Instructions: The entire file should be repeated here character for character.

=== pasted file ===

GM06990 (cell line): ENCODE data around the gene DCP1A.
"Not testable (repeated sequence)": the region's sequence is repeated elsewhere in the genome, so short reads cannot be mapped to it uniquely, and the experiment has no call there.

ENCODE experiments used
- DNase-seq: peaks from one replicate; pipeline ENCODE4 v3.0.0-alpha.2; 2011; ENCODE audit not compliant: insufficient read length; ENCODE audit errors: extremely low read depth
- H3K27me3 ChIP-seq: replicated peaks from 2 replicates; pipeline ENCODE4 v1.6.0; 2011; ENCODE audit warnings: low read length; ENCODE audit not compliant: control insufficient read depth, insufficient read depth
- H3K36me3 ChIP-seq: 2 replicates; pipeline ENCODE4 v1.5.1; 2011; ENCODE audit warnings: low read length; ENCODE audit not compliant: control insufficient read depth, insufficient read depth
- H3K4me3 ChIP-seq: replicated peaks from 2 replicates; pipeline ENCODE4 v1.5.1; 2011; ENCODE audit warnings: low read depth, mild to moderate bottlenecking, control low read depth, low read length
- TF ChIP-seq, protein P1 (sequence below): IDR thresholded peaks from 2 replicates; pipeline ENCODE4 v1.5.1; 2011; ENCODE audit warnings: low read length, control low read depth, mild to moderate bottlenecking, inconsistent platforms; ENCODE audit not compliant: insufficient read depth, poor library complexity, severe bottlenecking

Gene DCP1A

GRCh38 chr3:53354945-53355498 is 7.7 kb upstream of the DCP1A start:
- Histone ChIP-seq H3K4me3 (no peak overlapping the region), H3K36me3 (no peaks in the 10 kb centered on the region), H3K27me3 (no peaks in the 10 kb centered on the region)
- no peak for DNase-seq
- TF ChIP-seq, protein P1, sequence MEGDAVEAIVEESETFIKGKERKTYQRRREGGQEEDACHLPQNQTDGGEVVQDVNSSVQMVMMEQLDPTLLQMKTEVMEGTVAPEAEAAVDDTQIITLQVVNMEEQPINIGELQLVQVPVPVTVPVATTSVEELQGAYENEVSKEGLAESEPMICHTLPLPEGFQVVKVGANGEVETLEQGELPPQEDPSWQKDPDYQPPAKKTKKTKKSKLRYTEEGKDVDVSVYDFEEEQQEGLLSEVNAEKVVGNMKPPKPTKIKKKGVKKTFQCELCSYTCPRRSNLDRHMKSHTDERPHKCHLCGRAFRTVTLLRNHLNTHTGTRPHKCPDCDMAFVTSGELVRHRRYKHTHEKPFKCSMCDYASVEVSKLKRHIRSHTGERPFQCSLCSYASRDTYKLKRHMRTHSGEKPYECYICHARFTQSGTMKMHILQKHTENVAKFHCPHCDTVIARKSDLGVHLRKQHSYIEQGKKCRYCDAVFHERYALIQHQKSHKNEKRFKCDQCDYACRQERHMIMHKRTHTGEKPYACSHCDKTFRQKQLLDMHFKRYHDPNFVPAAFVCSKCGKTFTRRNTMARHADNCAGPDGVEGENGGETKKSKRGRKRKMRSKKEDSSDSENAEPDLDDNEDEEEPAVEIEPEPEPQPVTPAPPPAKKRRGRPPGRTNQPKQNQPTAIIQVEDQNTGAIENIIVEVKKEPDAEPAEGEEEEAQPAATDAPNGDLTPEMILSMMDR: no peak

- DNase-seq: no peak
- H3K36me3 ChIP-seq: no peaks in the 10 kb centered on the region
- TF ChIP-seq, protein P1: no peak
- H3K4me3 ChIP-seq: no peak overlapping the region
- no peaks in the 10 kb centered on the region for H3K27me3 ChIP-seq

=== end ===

GM06990 (cell line): ENCODE data around the gene DCP1A.
"Not testable (repeated sequence)": the region's sequence is repeated elsewhere in the genome, so short reads cannot be mapped to it uniquely, and the experiment has no call there.

ENCODE experiments used
- DNase-seq: peaks from one replicate; pipeline ENCODE4 v3.0.0-alpha.2; 2011; ENCODE audit not compliant: insufficient read length; ENCODE audit errors: extremely low read depth
- H3K27me3 ChIP-seq: replicated peaks from 2 replicates; pipeline ENCODE4 v1.6.0; 2011; ENCODE audit warnings: low read length; ENCODE audit not compliant: control insufficient read depth, insufficient read depth
- H3K36me3 ChIP-seq: 2 replicates; pipeline ENCODE4 v1.5.1; 2011; ENCODE audit warnings: low read length; ENCODE audit not compliant: control insufficient read depth, insufficient read depth
- H3K4me3 ChIP-seq: replicated peaks from 2 replicates; pipeline ENCODE4 v1.5.1; 2011; ENCODE audit warnings: low read depth, mild to moderate bottlenecking, control low read depth, low read length
- TF ChIP-seq, protein P1 (sequence below): IDR thresholded peaks from 2 replicates; pipeline ENCODE4 v1.5.1; 2011; ENCODE audit warnings: low read length, control low read depth, mild to moderate bottlenecking, inconsistent platforms; ENCODE audit not compliant: insufficient read depth, poor library complexity, severe bottlenecking

Gene DCP1A

GRCh38 chr3:53354945-53355498 is 7.7 kb upstream of the DCP1A start:
- Histone ChIP-seq H3K4me3 (no peak overlapping the region), H3K36me3 (no peaks in the 10 kb centered on the region), H3K27me3 (no peaks in the 10 kb centered on the region)
- no peak for DNase-seq
- TF ChIP-seq, protein P1, sequence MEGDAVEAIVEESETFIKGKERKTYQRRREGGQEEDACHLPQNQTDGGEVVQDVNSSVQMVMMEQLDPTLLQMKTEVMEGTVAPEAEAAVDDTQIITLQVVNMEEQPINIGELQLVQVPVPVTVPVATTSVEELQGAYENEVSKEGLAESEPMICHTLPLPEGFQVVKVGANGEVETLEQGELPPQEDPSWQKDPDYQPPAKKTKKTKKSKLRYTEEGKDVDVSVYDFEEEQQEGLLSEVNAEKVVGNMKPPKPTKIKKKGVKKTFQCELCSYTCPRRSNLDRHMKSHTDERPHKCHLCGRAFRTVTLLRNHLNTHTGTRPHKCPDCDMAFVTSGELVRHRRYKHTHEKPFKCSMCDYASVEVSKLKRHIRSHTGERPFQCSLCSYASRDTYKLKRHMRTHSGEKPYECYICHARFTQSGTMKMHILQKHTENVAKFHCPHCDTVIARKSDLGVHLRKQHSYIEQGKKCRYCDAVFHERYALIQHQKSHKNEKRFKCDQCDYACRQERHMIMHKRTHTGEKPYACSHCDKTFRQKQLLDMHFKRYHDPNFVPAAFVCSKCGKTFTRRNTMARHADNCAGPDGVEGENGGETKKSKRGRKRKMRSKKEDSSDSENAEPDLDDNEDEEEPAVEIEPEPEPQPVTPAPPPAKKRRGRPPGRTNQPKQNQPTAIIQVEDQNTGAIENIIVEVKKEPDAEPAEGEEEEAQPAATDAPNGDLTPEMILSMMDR: no peak

- DNase-seq: no peak
- H3K36me3 ChIP-seq: no peaks in the 10 kb centered on the region
- TF ChIP-seq, protein P1: no peak
- H3K4me3 ChIP-seq: no peak overlapping the region
- no peaks in the 10 kb centered on the region for H3K27me3 ChIP-seq